What’s the evidence on the best approach to supportive periodontal therapy?

Periodontitis (gum disease) is a chronic condition caused by bacteria, which stimulate inflammation and destruction of the bone and gum tissue supporting teeth. People treated for periodontitis can reduce the probability of re-infection and disease progression through regular supportive periodontal therapy (SPT). SPT starts once periodontitis has been treated satisfactorily, meaning that inflammation has been controlled and destruction of tissues supporting the tooth (bone and gums) has been arrested. SPT aims to maintain teeth in function, without pain, excessive mobility or persistent infection over the long term. SPT treatment typically includes ensuring excellent oral hygiene, frequent monitoring for progression or recurrence of disease, and removal of microbial deposits by dental professionals. Although success of SPT has been suggested through a number of long-term, retrospective studies, it is important to consider evidence available from randomised controlled trials (RCTs). Continue reading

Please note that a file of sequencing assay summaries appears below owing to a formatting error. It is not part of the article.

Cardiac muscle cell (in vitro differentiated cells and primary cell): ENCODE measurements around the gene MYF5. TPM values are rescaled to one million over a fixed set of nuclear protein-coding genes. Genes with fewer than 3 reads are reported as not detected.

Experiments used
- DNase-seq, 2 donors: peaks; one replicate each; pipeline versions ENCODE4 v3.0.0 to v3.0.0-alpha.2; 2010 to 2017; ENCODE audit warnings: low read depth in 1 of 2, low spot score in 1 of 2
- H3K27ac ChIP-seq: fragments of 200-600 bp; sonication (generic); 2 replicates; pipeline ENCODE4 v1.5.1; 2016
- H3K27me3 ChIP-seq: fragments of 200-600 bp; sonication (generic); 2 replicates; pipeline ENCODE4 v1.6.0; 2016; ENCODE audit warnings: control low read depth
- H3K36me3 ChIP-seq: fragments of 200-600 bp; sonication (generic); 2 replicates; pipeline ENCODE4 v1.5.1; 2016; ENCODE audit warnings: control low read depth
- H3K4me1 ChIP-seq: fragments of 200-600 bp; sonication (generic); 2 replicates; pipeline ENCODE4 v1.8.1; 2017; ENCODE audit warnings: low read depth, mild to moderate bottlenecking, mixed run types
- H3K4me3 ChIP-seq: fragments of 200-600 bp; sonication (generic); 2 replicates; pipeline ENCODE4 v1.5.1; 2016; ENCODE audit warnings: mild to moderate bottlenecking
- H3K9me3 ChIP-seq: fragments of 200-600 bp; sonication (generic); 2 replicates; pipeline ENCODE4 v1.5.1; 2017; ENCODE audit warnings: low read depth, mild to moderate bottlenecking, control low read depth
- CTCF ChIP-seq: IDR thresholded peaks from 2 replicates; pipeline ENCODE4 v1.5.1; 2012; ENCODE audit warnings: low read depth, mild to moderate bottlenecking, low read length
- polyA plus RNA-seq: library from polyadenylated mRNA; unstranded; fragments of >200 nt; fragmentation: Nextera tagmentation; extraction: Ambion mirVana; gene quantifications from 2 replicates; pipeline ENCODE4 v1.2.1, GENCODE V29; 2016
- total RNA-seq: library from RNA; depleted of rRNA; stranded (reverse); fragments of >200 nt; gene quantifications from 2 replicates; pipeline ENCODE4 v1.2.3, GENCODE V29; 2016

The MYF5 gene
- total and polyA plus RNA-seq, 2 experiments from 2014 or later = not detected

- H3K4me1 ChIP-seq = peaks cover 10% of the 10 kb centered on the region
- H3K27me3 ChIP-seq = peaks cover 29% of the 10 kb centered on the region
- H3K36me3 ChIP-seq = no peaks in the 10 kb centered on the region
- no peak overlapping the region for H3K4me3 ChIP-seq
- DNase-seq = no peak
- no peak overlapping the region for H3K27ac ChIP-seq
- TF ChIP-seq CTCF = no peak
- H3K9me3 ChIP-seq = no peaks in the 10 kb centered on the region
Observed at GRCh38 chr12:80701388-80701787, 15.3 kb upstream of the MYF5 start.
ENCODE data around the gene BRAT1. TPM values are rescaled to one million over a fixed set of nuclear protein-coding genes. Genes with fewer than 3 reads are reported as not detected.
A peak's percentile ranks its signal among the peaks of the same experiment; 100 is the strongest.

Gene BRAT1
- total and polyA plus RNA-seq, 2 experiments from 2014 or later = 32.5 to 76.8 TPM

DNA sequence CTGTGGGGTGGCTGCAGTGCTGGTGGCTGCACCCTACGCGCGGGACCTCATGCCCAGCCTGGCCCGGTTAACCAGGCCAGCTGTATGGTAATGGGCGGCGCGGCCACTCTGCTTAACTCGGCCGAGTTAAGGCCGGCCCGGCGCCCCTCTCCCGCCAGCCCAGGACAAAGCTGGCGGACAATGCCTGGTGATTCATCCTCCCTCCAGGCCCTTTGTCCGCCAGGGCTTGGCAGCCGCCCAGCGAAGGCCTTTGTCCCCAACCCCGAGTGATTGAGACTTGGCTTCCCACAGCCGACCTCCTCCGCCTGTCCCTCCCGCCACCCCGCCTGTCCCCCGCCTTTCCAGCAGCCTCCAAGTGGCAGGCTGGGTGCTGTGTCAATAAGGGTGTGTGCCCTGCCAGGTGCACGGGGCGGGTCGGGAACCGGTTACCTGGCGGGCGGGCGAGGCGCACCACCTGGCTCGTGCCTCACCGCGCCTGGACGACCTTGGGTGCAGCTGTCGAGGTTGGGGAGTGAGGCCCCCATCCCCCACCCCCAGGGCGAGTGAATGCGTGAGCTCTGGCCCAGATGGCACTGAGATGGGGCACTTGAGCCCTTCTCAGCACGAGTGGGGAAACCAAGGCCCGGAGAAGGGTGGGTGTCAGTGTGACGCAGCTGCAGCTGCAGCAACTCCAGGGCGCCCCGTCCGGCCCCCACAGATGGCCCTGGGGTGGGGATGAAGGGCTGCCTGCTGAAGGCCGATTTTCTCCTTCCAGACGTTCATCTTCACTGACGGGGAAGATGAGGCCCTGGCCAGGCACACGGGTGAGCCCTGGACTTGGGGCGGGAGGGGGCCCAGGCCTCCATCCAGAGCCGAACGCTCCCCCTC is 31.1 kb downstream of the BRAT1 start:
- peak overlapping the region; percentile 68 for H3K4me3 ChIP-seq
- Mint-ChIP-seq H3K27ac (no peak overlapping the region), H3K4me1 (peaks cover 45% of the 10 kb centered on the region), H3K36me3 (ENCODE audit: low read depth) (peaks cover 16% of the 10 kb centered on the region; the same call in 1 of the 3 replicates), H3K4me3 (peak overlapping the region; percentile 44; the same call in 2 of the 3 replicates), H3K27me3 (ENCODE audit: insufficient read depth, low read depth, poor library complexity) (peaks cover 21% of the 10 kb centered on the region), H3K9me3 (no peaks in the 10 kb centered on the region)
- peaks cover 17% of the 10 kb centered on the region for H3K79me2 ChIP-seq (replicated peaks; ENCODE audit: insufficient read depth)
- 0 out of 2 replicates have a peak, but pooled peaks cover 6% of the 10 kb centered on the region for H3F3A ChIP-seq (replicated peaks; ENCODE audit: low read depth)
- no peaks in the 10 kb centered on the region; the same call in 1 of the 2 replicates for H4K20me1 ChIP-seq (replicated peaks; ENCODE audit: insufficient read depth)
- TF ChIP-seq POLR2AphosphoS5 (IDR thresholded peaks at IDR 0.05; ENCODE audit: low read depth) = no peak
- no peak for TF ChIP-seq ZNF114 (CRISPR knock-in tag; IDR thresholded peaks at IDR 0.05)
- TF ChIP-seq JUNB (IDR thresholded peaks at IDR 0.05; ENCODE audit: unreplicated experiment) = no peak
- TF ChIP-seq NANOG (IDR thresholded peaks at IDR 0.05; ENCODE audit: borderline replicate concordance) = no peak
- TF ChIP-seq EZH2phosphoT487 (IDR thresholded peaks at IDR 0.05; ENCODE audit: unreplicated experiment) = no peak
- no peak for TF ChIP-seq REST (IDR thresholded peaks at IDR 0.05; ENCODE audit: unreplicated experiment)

Chlorhexidine may reduce the risk of ventilator-associated pneumonia in patients treated in intensive care units

CCUCritically ill people, who may be unconscious or sedated while they are treated in ICUs, often need to have machines to help them breathe (ventilators). The use of these machines for more than 48 hours may result in ventilator-associated pneumonia (VAP). VAP is a potentially serious complication in these patients who are already critically ill. Oral hygiene care, using a mouthrinse, gel, toothbrush, or combination, together with breathing-in of secretions, may reduce the risk of VAP in these patients. Continue reading